Trip reports

Evening walk at Northward Hill (Leader David Saunders)

Evening walk at Northward Hill (Leader David Saunders)
Re-enactors - Slough Fort, Allhallows

Friday, 18 August 2017

Last night I had the privilege to lead an evening walk at Northward Hill RSPB Reserve. It is always a pleasure to show members and others round this excellent site. The reserve is famous for nightingales and cuckoos. It was of course too late for both, but there was still plenty to see, even as the temperature dipped along with the light.

It was fantastic to be in the company of Medway Local Group's new leader Wendy Brownrigg and the RSPB's Hugo Blomfield.

For me it was a good opportunity to explain to those present the issues of Lodge Hill and the SSSI/nightingale complexities and Medway Councils plan to build 5,000 houses on the site and I made no apologies for banging that particular drum.

We set off to the Ernest Hemsley viewpoint and a chance to imbibe the breath-taking vistas across the North Kent Marsh with all the varied bird/wildlife out there. Then back through the alders and up to the recently named Sweeney Viewpoint, looking due north to Essex and beyond. On the scrapes were mallards, avocets and black-tailed godwits.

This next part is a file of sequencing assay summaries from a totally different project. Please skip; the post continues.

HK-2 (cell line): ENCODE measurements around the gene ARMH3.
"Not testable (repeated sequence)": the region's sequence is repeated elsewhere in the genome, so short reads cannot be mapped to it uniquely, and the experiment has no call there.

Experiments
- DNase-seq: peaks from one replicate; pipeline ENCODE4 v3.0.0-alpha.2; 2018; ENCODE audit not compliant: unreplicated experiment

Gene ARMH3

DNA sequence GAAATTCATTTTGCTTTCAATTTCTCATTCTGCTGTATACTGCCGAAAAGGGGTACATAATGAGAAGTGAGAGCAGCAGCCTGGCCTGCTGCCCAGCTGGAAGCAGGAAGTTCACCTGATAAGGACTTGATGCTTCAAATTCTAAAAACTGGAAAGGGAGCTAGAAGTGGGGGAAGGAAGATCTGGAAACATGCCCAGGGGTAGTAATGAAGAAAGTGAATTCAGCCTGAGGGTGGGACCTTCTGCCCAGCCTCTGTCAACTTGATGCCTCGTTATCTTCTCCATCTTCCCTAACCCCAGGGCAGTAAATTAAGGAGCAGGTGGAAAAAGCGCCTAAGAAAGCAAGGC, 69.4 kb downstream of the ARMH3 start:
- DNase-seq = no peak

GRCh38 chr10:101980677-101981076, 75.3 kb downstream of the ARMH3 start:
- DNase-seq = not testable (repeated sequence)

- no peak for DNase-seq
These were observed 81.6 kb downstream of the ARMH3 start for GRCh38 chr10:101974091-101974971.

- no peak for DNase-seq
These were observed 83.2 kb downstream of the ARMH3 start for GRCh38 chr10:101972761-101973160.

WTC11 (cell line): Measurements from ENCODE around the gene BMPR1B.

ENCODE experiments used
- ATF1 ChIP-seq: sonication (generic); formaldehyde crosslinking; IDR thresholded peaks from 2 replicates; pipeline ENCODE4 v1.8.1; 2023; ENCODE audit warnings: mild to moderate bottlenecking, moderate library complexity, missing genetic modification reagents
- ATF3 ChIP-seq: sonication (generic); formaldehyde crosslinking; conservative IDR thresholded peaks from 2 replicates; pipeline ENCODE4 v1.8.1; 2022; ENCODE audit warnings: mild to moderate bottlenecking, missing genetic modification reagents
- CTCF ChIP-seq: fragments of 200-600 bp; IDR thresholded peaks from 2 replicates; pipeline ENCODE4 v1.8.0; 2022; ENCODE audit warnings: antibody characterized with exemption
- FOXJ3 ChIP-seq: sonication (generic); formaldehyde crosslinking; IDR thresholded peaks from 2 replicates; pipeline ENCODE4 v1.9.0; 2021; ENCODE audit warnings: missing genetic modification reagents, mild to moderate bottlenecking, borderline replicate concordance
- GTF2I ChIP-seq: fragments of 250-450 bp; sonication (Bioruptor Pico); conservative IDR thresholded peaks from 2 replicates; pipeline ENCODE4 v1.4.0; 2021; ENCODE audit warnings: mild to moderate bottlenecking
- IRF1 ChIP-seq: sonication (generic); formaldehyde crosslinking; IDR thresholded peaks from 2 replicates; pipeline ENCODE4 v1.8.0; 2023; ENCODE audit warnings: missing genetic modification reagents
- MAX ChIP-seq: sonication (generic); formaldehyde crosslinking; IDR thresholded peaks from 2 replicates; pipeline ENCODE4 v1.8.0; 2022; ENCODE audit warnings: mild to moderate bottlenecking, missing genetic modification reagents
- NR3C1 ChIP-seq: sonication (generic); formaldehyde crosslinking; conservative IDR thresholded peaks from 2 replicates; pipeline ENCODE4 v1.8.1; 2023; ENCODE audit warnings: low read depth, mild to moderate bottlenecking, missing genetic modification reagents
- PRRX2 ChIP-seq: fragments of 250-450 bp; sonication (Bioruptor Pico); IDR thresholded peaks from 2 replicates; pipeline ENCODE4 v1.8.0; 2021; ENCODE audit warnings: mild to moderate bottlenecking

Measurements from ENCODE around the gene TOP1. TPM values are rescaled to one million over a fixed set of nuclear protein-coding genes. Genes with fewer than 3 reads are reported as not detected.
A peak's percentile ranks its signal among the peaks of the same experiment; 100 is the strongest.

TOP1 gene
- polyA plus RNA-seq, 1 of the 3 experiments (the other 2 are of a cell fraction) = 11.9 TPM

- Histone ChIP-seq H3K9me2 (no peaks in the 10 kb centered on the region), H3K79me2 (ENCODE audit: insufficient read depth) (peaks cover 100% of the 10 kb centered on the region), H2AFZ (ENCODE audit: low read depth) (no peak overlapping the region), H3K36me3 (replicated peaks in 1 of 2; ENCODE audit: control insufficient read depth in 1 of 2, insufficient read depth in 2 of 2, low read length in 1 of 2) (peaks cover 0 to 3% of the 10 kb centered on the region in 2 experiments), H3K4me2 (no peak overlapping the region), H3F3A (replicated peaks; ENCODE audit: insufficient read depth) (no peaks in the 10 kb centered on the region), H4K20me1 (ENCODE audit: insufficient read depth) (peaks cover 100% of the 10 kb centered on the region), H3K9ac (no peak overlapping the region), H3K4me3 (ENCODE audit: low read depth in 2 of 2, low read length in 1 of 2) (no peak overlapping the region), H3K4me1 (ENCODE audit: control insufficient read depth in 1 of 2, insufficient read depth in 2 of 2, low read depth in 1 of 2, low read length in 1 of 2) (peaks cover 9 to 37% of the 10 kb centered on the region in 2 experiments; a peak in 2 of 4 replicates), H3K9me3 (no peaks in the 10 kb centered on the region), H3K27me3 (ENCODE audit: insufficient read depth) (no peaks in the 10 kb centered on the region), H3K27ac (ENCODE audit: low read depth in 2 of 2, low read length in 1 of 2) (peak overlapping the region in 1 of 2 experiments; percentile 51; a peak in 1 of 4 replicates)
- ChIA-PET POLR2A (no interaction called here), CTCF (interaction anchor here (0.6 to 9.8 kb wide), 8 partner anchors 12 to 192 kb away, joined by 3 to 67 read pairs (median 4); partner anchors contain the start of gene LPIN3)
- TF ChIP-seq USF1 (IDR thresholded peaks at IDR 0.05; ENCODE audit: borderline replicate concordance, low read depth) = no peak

E then walked down to the dip and across the newly-reinforced bridge. At the bottom of Northward Hill Heron Trail we turned left across the field and toward the marsh proper, clocking up more bird species. It was also a great chance to talk about the history of the area, including the wartime radio transmitter building and the old smugglers pub, used by the infamous North Kent Gang.

One can only imagine the disparate and bloody battles that would take place betwixt the law-breakers and the Government's (customs) men. A glimpse of which could be seen from the re-enactors at the Slough Fort (Allhallows) open day, a week or two back at Allhallows Caravan Park.

By now darkness was descending and we made our way back to the car-park, but not before seeing a sparrowhawk, kestrel and marsh harrier. We could not miss the two to three thousand corvids accumulated on the grassland ready for the roosting scramble amongst the high oaks etc of the heronry area in the sanctuary.

18 people attended.

David Saunders